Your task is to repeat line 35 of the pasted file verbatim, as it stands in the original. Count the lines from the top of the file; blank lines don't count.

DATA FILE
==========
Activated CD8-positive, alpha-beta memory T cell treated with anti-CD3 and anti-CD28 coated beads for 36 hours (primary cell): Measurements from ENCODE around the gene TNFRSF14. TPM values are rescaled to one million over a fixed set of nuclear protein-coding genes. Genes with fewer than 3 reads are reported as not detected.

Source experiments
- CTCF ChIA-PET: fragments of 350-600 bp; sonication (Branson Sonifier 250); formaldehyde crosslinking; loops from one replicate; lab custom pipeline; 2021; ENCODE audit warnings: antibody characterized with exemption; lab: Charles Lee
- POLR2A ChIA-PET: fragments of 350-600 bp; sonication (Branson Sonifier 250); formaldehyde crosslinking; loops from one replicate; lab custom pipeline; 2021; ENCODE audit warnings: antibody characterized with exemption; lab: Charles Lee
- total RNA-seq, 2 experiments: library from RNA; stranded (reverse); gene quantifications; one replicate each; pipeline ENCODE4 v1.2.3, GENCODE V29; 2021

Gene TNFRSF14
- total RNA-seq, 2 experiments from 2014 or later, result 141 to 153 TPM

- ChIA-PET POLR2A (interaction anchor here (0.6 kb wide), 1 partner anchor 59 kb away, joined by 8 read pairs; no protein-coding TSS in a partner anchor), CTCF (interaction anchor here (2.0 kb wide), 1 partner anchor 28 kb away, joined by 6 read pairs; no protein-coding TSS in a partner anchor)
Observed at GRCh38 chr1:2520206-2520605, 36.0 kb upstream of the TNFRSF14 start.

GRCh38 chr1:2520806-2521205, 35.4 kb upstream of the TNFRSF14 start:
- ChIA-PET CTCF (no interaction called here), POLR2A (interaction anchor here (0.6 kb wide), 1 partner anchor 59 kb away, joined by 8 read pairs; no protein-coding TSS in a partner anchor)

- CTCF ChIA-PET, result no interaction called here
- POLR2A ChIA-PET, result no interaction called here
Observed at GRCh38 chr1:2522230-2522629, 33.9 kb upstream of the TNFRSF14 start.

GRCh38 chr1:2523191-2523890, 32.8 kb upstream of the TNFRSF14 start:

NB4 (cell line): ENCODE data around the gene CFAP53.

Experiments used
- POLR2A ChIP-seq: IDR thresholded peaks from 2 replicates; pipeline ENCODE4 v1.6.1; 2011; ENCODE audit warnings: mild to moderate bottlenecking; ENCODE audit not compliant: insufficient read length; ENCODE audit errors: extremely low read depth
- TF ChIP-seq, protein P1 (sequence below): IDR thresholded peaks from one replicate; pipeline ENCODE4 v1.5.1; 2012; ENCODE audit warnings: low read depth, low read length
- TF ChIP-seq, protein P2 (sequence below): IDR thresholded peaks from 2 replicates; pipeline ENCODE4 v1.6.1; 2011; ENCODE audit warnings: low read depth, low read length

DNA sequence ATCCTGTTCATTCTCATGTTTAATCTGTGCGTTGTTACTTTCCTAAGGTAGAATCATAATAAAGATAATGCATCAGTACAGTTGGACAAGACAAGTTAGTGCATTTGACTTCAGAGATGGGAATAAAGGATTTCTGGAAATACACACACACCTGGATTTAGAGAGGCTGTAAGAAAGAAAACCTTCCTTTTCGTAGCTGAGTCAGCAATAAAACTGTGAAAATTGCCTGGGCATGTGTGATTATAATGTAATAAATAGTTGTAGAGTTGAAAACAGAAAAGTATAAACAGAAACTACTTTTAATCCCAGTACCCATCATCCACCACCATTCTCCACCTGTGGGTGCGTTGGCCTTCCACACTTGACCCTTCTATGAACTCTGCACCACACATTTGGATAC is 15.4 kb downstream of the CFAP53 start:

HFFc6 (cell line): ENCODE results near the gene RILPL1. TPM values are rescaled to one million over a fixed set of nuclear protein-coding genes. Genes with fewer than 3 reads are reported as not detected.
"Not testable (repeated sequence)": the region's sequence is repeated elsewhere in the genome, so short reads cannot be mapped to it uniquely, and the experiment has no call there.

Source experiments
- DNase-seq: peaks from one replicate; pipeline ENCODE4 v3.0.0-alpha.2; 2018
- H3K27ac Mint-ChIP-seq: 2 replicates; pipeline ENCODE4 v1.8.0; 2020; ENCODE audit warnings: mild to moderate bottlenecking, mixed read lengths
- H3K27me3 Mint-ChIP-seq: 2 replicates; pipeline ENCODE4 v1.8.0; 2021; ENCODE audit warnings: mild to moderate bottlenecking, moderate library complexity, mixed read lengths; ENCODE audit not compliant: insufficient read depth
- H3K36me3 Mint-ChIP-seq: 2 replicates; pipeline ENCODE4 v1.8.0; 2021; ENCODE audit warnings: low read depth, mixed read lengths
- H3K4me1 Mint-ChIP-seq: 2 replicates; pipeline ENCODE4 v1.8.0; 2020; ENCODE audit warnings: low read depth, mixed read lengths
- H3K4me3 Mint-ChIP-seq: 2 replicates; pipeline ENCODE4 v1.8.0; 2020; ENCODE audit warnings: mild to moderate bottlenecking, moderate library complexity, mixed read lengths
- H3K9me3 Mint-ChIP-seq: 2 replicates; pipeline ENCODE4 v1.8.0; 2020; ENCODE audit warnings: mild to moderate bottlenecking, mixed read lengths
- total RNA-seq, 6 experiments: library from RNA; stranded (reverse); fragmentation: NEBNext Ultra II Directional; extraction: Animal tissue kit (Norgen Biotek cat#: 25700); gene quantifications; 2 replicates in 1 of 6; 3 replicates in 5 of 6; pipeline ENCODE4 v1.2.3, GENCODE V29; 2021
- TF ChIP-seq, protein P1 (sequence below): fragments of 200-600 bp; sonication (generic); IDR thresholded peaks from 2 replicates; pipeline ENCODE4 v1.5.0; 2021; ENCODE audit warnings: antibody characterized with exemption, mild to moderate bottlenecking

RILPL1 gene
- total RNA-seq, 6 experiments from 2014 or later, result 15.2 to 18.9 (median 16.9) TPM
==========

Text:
- total RNA-seq, 6 experiments from 2014 or later, result 15.2 to 18.9 (median 16.9) TPM